I eased into my experiment by addressing my more benign criticism, starting with someone who liked an article I wrote featuring a transgender person but “disagreed” with their “lifestyle.” I got a friendly reminder that many Americans aren’t familiar with basic vocabulary around LGBT issues, but he acknowledged I “might be right.” No harm done so far.

I also had a long, mostly one-sided discussion with a man (whose name I’ve covered since it was a private conversation) who sought me out to defend pickup artists. Apparently, you can be a pickup artist and a feminist. Who knew?

He sent me 37 messages in total, culminating with this gem.

And then I moved on to my less civil critics.

Many of these people were happy to criticize me. Yet, when I asked for their feedback to help me improve, they didn’t bite — which left me thinking, why did they tag me in the first place? Why didn’t they just make fun of me in private?

The only answer I could come up with was that they wanted to make me feel bad. And then I realized: I don’t ever do anything online to make people feel bad. I don’t snoop on MRAs’ Twitter feeds in search of opportunities to disparage them, and I don’t know any feminists who do. I don’t even usually argue with the opponents who seek me out.

My trolls’ efforts to hurt me just for the sake of hurting me confirms one study’s findings that Internet trolls have the personality profiles of sadists. "Both trolls and sadists feel sadistic glee at the distress of others,” the authors concluded. “Sadists just want to have fun ... and the Internet is their playground!”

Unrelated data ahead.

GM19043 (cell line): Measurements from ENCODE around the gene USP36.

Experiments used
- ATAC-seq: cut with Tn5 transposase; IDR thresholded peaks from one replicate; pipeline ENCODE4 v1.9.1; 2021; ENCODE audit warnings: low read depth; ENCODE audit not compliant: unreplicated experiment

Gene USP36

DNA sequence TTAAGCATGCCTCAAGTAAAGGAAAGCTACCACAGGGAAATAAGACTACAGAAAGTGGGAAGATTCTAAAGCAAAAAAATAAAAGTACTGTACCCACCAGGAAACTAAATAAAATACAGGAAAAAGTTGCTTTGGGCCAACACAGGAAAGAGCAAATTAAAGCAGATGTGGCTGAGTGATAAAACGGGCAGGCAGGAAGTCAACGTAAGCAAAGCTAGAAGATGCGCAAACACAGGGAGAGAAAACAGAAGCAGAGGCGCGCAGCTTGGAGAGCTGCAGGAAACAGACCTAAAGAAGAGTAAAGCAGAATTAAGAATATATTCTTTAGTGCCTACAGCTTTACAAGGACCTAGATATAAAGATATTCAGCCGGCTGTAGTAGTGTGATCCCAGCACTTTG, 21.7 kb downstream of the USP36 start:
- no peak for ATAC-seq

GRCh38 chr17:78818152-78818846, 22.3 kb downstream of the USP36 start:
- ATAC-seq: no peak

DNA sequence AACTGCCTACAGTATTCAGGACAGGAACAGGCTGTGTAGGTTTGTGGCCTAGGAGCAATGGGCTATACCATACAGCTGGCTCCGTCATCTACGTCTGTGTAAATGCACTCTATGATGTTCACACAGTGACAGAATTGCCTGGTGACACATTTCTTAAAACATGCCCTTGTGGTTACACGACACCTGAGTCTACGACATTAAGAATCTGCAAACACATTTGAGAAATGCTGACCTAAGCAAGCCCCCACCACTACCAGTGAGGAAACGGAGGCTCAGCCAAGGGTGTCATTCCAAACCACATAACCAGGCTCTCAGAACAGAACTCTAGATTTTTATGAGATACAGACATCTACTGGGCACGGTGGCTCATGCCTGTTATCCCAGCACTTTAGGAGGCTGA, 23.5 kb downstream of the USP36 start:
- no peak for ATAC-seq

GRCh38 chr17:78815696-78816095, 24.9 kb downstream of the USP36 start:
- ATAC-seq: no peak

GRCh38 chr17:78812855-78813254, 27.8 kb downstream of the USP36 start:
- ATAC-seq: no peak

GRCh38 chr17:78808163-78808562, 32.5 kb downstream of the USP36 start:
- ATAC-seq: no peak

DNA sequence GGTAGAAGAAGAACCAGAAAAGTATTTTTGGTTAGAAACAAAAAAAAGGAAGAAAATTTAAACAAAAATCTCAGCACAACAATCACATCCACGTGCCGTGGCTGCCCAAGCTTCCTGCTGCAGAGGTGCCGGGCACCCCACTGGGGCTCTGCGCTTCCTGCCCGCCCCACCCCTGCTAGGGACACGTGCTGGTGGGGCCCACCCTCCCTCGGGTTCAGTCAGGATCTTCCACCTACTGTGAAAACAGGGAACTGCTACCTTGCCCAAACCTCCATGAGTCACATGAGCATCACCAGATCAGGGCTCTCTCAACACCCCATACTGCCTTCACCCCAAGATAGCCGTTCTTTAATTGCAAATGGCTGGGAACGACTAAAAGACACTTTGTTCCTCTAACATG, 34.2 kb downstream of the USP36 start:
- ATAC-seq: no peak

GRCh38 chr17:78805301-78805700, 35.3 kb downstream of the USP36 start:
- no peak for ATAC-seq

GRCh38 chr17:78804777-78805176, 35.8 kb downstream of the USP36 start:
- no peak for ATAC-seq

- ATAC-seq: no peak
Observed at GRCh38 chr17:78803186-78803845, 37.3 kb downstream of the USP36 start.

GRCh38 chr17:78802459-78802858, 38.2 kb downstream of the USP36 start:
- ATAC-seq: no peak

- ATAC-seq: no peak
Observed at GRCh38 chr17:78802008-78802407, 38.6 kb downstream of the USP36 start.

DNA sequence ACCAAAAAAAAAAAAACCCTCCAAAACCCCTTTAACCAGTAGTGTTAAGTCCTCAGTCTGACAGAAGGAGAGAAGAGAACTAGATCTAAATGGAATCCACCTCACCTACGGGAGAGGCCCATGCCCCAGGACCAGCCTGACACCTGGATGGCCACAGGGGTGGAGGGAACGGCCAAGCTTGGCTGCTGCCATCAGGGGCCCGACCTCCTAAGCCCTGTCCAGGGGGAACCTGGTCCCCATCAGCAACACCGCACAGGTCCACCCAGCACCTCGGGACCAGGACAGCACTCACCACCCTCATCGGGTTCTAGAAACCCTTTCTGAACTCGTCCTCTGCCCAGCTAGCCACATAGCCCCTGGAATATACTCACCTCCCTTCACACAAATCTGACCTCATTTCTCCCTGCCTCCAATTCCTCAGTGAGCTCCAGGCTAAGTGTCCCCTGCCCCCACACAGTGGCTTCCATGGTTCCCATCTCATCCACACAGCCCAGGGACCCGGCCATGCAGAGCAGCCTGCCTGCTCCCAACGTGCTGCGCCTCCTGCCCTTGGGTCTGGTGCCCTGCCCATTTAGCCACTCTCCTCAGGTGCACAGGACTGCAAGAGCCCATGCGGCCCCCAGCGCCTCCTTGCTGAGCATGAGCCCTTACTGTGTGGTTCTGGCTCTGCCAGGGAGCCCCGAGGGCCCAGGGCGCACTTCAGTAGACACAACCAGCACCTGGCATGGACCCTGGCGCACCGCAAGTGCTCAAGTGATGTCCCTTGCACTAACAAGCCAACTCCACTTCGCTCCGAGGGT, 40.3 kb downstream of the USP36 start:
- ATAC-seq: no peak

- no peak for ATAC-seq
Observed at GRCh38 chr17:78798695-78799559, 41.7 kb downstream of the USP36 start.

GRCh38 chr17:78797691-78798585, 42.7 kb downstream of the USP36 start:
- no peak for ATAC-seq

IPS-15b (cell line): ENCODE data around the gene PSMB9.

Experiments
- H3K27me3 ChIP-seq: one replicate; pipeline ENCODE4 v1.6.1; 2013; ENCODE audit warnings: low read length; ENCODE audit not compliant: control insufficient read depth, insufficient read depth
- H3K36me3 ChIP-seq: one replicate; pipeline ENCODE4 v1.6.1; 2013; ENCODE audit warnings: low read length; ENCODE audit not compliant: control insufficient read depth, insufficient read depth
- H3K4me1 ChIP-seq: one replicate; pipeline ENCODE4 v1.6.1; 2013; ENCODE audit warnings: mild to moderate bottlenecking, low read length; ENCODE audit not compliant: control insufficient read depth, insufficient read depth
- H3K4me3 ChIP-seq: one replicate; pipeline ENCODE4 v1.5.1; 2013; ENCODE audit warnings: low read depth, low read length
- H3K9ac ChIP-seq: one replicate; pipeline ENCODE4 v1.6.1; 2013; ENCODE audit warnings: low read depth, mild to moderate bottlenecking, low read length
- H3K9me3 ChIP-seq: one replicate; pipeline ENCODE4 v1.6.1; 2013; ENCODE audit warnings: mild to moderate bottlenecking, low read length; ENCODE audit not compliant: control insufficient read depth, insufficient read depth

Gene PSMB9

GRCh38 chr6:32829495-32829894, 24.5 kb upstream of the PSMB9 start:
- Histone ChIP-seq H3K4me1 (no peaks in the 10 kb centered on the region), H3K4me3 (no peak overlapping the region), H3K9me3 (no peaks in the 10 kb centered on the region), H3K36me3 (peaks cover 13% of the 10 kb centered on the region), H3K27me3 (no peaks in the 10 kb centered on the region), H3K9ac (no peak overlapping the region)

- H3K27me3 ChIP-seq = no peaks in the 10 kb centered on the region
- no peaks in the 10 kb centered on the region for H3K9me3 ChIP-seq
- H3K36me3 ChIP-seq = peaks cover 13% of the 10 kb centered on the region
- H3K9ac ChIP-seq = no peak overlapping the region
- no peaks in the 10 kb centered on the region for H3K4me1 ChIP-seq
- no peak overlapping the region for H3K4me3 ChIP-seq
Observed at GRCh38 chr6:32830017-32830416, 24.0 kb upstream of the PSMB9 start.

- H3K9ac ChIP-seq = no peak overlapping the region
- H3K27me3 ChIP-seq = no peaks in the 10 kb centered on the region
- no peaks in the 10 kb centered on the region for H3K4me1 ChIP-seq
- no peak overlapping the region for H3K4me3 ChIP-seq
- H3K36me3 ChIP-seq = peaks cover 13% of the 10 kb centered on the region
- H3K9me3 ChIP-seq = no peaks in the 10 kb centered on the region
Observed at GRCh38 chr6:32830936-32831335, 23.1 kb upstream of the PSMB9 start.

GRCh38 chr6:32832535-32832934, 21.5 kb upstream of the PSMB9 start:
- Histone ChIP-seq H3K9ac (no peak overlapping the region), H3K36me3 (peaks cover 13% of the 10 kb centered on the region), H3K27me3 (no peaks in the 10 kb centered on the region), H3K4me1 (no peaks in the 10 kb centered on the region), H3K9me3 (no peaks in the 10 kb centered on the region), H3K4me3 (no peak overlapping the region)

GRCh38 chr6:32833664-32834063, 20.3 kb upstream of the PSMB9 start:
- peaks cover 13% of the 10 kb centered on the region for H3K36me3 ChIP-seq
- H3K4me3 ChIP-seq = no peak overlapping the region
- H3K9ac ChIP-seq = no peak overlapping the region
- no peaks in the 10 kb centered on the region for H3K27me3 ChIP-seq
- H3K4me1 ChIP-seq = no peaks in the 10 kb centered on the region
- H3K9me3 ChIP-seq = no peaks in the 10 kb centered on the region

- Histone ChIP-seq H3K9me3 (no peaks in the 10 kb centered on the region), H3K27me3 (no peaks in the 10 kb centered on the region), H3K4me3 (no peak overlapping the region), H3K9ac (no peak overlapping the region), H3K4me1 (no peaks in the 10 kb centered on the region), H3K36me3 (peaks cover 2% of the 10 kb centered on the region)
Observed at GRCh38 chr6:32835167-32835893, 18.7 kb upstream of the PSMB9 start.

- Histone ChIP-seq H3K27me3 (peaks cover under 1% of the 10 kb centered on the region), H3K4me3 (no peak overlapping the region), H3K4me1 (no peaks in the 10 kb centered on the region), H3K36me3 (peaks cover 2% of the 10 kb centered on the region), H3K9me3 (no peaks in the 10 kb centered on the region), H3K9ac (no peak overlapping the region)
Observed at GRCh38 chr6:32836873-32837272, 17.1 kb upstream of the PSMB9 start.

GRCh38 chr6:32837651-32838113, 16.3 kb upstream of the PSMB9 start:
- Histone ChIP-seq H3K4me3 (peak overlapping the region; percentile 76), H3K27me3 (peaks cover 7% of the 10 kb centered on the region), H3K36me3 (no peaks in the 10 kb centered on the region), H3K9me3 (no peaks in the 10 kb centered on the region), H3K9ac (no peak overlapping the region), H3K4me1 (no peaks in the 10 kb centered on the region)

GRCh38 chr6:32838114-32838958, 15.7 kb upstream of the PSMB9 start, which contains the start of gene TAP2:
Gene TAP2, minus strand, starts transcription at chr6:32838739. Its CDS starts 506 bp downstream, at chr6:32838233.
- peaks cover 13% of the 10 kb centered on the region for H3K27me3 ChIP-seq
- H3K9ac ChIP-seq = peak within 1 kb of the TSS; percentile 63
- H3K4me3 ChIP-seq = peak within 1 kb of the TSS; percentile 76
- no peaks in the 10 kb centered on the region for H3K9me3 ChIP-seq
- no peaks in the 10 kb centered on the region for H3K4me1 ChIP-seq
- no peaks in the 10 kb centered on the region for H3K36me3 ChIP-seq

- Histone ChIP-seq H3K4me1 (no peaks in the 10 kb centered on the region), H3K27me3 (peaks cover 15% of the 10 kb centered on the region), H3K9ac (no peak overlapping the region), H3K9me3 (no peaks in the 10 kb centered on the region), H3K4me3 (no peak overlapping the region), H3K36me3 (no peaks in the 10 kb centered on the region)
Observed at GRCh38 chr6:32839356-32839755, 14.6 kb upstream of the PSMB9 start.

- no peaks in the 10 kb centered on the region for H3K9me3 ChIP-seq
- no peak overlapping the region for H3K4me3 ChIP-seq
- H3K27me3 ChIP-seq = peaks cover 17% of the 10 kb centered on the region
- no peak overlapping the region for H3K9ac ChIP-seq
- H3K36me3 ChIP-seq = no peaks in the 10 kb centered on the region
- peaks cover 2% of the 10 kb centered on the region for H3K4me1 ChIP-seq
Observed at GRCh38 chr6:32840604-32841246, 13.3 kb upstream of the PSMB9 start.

To be fair, there was one person — a woman — who gave me some feedback, though it contained a verrrry healthy dose of sarcasm.

Granted, these people don’t represent all anti-feminists or men’s rights activists. (They weren’t even all men’s rights activists, to be clear.) I’d imagine the troll-y ones are the most hostile of the bunch, and I plan to further investigate feminist-identifying pickup artists and less extreme men’s rights activists in order to gain a broader picture of these groups’ less hostile members.

Nevertheless, I am truly thankful to once again have my own permission to block, mute, and ignore my trolls. Engaging with them was emotionally exhausting and not productive, except insofar as it taught me how unproductive these conversations really were. Besides, they didn’t even want to discuss anything. They just wanted to wound my ego and get on with their lives.

Are men’s rights activists just an anti-woman hate group? I can’t speak to all of them, but the ones who troll women online are definitely pretty hateful, and for no apparent reason. On the other hand, I don’t see feminists tagging MRAs on Twitter to tell them they’re “underfucked” or call them fat. Feminists and MRAs may be adversaries, but for the most part, only one side is playing dirty, no matter how clean their target’s game is.

Promo image credit: Ron Frazier/CC